1% of Lawyers Filing Appeals to Supreme Court Account for 43% of Accepted Cases; Most Represent Corporations
Corporate America has learned that success in getting a case heard before the U.S. Supreme Court requires a particular lawyer belonging to an elite, though unofficial club.
Reuters found after reviewing nine years of high court cases that a very small group of attorneys has been representing a significant percentage of the legal battles heard by justices.
How small? Try 1%.
Only 66 of the 17,000 lawyers who petitioned the Supreme Court succeeded at getting their clients’ appeals heard 43% of the time, Reuters’ Joan Biskupic, Janet Roberts and John Shiffman reported.
“Their appeals were at least six times more likely to be accepted by the court than were all others filed by private lawyers during that period [2004-2012],” they wrote.
Most of the time these attorneys represent corporations seeking a victory before the Supreme Court. In fact, 51 of the 66 lawyers worked for law firms that primarily handle corporate clients.
“The results: a decided advantage for corporate America, and a growing insularity at the court,” according to the Reuters investigation. “Some legal experts contend that the reliance on a small cluster of specialists, most working on behalf of businesses, has turned the Supreme Court into an echo chamber – a place where an elite group of jurists embraces an elite group of lawyers who reinforce narrow views of how the law should be construed.”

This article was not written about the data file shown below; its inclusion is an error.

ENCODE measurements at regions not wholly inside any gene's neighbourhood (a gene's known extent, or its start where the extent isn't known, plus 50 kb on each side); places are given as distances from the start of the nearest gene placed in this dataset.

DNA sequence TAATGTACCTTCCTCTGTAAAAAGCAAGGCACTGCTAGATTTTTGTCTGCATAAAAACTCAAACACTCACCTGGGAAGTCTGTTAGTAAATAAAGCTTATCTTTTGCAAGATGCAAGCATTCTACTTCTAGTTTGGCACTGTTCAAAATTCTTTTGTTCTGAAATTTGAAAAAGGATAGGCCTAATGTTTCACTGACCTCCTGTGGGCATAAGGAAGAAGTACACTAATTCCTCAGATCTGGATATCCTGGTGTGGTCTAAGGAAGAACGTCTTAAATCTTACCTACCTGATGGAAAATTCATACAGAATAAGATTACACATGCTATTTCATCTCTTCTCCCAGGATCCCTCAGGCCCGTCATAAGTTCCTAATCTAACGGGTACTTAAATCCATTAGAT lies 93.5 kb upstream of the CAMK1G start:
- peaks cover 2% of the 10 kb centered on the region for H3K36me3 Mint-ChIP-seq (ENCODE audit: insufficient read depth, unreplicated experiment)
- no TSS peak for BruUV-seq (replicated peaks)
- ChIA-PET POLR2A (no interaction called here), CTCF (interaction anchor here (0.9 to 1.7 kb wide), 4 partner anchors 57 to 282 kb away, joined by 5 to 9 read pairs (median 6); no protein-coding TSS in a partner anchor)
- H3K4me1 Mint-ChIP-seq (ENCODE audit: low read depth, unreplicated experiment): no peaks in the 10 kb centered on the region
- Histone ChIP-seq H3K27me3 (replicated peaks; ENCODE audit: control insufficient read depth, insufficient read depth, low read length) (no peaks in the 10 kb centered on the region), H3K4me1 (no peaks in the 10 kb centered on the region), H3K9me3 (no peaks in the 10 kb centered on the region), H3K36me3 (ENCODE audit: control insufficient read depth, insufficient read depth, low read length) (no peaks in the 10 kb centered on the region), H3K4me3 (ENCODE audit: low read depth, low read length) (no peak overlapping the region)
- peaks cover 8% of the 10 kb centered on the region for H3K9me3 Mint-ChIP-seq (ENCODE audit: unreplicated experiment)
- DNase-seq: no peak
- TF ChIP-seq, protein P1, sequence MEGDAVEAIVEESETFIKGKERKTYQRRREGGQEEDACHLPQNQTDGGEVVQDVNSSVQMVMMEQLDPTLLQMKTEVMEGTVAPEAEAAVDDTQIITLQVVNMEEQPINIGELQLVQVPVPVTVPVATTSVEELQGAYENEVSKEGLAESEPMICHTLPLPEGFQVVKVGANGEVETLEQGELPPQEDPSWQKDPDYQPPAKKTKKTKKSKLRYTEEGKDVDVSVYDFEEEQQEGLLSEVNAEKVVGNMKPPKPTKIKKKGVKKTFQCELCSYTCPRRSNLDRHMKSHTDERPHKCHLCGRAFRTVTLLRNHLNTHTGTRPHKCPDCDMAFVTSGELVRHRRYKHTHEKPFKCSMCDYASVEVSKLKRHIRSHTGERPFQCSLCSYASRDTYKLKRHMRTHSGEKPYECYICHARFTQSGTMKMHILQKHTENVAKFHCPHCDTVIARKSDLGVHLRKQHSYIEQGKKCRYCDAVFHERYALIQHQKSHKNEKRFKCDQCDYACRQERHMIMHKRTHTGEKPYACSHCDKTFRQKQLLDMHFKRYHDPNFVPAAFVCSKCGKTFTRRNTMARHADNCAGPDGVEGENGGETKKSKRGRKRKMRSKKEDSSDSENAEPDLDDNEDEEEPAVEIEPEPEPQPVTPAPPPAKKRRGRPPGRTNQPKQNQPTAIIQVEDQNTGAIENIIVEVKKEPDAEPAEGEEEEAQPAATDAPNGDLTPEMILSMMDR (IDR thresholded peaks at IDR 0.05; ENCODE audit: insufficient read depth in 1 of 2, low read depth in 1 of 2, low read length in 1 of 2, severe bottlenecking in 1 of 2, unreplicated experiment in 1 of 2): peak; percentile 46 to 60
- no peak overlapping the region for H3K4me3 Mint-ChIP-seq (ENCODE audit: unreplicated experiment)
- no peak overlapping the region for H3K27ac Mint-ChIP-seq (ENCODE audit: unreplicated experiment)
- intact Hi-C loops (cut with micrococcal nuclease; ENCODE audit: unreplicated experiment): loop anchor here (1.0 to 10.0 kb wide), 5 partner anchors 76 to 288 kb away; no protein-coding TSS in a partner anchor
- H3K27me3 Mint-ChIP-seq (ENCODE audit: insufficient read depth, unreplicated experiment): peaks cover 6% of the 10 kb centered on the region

The investigation also revealed that about half of the 66 lawyers clerked or worked for current or previous justices, “and some socialize with them.” In terms of diversity, there is little: Only eight of the 66 lawyers are women, and 66 of them are white.
To Learn More:
The Echo Chamber (by Joan Biskupic, Janet Roberts and John Shiffman, Reuters)
Elite Law Firms Spin Gold From A Rarefied Niche: Getting Cases Before The Supreme Court (by John Shiffman, Janet Roberts and Joan Biskupic, Reuters)
In An Ever-Clubbier Specialty Bar, 8 Men Have Become Supreme Court Confidants (by Janet Roberts, Joan Biskupic and John Shiffman, Reuters)
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